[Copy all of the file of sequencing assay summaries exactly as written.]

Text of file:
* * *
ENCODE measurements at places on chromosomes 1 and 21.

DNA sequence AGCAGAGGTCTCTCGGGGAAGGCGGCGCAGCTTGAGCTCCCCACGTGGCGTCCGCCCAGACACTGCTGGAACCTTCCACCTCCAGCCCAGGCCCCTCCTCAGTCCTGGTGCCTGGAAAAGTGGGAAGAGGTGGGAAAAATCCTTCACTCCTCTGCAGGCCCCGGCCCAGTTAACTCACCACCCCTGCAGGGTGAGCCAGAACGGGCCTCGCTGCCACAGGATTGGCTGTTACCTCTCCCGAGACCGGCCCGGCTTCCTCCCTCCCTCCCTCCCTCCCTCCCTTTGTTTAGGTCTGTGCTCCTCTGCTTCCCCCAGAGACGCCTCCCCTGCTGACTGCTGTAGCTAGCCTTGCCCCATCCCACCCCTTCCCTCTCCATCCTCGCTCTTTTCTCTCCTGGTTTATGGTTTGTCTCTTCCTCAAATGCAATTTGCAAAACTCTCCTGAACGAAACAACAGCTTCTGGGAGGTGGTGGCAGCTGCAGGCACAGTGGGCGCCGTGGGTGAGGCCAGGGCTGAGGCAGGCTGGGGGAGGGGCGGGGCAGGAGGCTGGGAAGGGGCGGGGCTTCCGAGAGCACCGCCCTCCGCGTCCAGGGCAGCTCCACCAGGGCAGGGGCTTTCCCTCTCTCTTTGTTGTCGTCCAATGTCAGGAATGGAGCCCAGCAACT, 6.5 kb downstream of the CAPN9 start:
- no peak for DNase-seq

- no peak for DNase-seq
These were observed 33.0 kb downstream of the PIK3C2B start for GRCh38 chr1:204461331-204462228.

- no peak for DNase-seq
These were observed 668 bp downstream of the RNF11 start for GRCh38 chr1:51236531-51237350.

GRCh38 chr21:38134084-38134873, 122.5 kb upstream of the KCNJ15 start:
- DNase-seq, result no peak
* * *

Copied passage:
ENCODE measurements at places on chromosomes 1 and 21.

DNA sequence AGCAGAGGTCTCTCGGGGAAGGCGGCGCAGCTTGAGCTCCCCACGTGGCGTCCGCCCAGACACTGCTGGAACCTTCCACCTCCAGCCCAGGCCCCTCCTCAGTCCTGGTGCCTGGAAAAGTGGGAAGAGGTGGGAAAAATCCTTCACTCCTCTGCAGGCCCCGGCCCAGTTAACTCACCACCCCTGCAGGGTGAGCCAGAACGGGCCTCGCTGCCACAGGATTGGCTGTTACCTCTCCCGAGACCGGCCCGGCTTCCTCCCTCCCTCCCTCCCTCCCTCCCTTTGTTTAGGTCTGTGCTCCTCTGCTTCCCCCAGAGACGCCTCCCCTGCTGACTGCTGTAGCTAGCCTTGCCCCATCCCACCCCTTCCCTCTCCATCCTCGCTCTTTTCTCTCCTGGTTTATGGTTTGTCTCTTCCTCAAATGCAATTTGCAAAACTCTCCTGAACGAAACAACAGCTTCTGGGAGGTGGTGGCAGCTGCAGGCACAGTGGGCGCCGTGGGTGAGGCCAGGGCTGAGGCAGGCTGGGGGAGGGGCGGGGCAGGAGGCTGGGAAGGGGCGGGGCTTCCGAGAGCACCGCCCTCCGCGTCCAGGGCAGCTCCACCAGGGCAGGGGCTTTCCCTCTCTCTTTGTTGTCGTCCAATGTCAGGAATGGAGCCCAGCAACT, 6.5 kb downstream of the CAPN9 start:
- no peak for DNase-seq

- no peak for DNase-seq
These were observed 33.0 kb downstream of the PIK3C2B start for GRCh38 chr1:204461331-204462228.

- no peak for DNase-seq
These were observed 668 bp downstream of the RNF11 start for GRCh38 chr1:51236531-51237350.

GRCh38 chr21:38134084-38134873, 122.5 kb upstream of the KCNJ15 start:
- DNase-seq, result no peak